" There are motifs which depict mendicants engaged in love-making, oral congress of genitals of male and female, female straddling a lingam, male measuring his phallus in scale ... man offering his semen in a fire altar [ and others ]... In Orissa, carving of erotic scenes was accepted as a normal feature of temple art, though no canonical text prescribed their representation." [ pkm.689 ]
Moreover, women of the exterior castes, or pre-Aryan population, were preferred for these Shakta and Shaiva rituals, indicating the origin of the cult: " For Kaula ritual, women of low caste having no inhibitions were preferred." [ pkm.690 ]

Brahman Hypotheses Exposed

In order to cover up the historical destruction of Shaivite shrines and the obliteration of Shaivite religion by the fanatic Aryan Vaishnavas, the Brahmans have invented several wild hypotheses on the existence of the sculptures.

The "To Increase the Population" Theory

As per this theory, India and the regional nations were divided into many mutually warring states. The continuous conflicts led to a drastic decrease in the population. Hence, in order to increase their manpoewer resources, the kings increased reproduction by means of encouraging eroticism.

This theory fails due to the following reasons :

The "Depiction of Royal Harem" Theory

As per this theory, the sculptures represent the harem life of the kings. They are supposedly due to the "gross eroticism prevailing in the harem sphere of the king". This theory fails on the following accounts :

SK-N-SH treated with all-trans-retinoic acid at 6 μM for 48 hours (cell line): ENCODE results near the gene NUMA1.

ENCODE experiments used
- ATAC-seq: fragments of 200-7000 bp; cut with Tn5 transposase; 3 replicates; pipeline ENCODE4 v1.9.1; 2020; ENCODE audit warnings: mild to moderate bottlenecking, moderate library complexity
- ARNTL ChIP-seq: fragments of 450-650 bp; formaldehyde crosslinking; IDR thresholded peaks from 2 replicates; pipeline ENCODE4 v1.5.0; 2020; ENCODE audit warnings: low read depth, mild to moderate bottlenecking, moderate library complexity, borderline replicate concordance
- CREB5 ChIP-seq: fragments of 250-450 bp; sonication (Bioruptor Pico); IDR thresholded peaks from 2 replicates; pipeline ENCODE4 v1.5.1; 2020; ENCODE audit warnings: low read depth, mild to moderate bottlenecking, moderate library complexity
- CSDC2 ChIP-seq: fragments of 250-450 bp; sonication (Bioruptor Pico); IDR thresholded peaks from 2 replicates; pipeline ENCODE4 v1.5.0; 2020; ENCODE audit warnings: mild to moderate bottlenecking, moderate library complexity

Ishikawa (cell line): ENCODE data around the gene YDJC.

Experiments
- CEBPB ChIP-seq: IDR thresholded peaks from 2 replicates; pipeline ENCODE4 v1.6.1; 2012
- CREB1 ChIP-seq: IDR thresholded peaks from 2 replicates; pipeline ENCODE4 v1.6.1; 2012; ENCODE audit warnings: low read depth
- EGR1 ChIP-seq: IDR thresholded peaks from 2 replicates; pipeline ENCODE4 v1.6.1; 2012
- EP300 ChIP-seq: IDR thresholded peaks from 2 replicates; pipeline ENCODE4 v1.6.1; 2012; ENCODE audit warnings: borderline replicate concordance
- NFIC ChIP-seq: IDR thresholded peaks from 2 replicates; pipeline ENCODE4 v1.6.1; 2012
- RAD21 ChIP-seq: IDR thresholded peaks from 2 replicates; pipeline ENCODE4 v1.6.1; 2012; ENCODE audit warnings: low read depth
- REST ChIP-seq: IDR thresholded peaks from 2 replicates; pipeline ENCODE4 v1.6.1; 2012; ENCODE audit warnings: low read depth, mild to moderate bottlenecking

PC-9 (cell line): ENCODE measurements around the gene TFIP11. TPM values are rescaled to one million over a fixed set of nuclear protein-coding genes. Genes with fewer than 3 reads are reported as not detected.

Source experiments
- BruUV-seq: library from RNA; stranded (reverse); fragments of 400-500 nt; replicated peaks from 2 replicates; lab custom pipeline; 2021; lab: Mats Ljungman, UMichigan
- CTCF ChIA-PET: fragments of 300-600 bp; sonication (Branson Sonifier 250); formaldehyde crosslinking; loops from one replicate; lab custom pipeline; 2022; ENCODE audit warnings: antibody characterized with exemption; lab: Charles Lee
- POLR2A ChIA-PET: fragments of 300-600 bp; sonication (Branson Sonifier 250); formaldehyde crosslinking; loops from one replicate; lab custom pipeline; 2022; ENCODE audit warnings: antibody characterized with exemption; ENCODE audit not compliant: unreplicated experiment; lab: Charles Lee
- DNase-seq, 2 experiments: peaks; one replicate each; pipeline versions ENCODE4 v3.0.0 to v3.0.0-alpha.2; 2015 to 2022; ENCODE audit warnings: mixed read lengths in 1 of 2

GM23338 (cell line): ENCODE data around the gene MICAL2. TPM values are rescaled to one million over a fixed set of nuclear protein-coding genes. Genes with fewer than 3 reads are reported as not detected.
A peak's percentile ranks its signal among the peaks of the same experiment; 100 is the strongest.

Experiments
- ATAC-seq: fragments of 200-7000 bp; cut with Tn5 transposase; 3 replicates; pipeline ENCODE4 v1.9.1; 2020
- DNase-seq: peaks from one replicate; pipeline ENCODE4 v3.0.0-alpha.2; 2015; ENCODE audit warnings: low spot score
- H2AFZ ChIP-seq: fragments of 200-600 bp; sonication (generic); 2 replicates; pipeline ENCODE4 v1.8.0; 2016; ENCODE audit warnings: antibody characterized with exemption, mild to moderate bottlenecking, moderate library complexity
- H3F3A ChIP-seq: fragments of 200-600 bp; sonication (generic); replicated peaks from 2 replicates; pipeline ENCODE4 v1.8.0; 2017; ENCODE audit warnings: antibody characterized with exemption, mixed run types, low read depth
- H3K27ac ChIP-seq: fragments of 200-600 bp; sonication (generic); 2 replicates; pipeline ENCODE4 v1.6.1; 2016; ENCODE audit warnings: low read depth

The "Depiction of Royal Courts" Theory

In this view, the sculptures are due to the prevailing gross eroticism prevailing in the palace and court of the king [ ks.rb ], and "to reproduce the social conditions of degeneracy then obtaining" [ myst.105 ]. This theory once again fails as

The "Protection Against Evil Eye" Theory

In this theory, the sculptures are emplaced in order to to protect against the evil eye, and as a "protecton againt natural calamities" like lightning [ myst.105 ]. In support of this theory it is cited that even now "queer and ugly" figures are placedd at the entrance to consturcion sites and gardens [ myst.105 ] to ward off evil. This theory has the following problems :

The "To Impart Sexual Education At Least Cost" Theory

Here the art is required to " impart sexual education at least cost" [ myst.106 ]. This fallacious model is refuted :

The "Reflection of a Degenerate Age" Theory

In this hypothesis, the sculptures are a reflection of the general social conditions characteristic of a degenerate age and truthfully depicted the morals of the age [ myst.106-107 ]. There are the following problems with this theory :

The "Symbolic Power of the Sun" Theory

As per this theory, these sculptures represent the symbolic power of the sun. This hypothesis is solely designed for Konarak, and does not explain why they are so abundant in Shaiva temples.

The abundance of such sculptures on the Konarak temple, a Sun temple, can be explained in the Shaiva origin theory. There are sculptures on the Sun temple showing linga puja, various forms of Shiva etc. which are survivals of the ancient Shiva cult. Archaeology has also shown that there was a Shaiva temple on the site prior to the construction of the Sun temple. In addition, scuh sculptures are more abundant on the temples in the interior of Orissa, in Khondistan, where the fraction of the aboriginal population is higher. " The phenomenon [ of erotic sculptures ] was most prevalent in Central India and Orissa " [ pkm.689 ]